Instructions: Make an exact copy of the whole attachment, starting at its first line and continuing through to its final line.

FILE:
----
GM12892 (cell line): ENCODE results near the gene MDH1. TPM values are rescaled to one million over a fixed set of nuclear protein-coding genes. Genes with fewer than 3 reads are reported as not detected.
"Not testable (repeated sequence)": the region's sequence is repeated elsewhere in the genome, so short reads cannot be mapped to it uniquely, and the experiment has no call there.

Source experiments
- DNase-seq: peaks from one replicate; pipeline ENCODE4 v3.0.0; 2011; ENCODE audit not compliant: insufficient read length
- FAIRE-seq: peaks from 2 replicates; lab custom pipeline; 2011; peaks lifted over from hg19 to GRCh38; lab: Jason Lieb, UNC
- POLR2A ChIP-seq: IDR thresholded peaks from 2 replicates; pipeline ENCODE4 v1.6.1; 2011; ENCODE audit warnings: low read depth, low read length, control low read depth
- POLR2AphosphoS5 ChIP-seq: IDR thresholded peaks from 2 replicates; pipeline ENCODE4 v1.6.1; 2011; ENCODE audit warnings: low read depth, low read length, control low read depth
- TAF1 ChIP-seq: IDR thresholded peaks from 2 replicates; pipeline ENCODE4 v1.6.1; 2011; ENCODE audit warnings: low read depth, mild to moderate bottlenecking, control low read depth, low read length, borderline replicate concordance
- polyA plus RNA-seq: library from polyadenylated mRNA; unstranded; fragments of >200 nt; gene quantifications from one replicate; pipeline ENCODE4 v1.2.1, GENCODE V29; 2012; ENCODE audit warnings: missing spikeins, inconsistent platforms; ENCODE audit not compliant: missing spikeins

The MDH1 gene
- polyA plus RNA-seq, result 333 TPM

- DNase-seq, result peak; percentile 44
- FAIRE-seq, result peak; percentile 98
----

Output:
GM12892 (cell line): ENCODE results near the gene MDH1. TPM values are rescaled to one million over a fixed set of nuclear protein-coding genes. Genes with fewer than 3 reads are reported as not detected.
"Not testable (repeated sequence)": the region's sequence is repeated elsewhere in the genome, so short reads cannot be mapped to it uniquely, and the experiment has no call there.

Source experiments
- DNase-seq: peaks from one replicate; pipeline ENCODE4 v3.0.0; 2011; ENCODE audit not compliant: insufficient read length
- FAIRE-seq: peaks from 2 replicates; lab custom pipeline; 2011; peaks lifted over from hg19 to GRCh38; lab: Jason Lieb, UNC
- POLR2A ChIP-seq: IDR thresholded peaks from 2 replicates; pipeline ENCODE4 v1.6.1; 2011; ENCODE audit warnings: low read depth, low read length, control low read depth
- POLR2AphosphoS5 ChIP-seq: IDR thresholded peaks from 2 replicates; pipeline ENCODE4 v1.6.1; 2011; ENCODE audit warnings: low read depth, low read length, control low read depth
- TAF1 ChIP-seq: IDR thresholded peaks from 2 replicates; pipeline ENCODE4 v1.6.1; 2011; ENCODE audit warnings: low read depth, mild to moderate bottlenecking, control low read depth, low read length, borderline replicate concordance
- polyA plus RNA-seq: library from polyadenylated mRNA; unstranded; fragments of >200 nt; gene quantifications from one replicate; pipeline ENCODE4 v1.2.1, GENCODE V29; 2012; ENCODE audit warnings: missing spikeins, inconsistent platforms; ENCODE audit not compliant: missing spikeins

The MDH1 gene
- polyA plus RNA-seq, result 333 TPM

- DNase-seq, result peak; percentile 44
- FAIRE-seq, result peak; percentile 98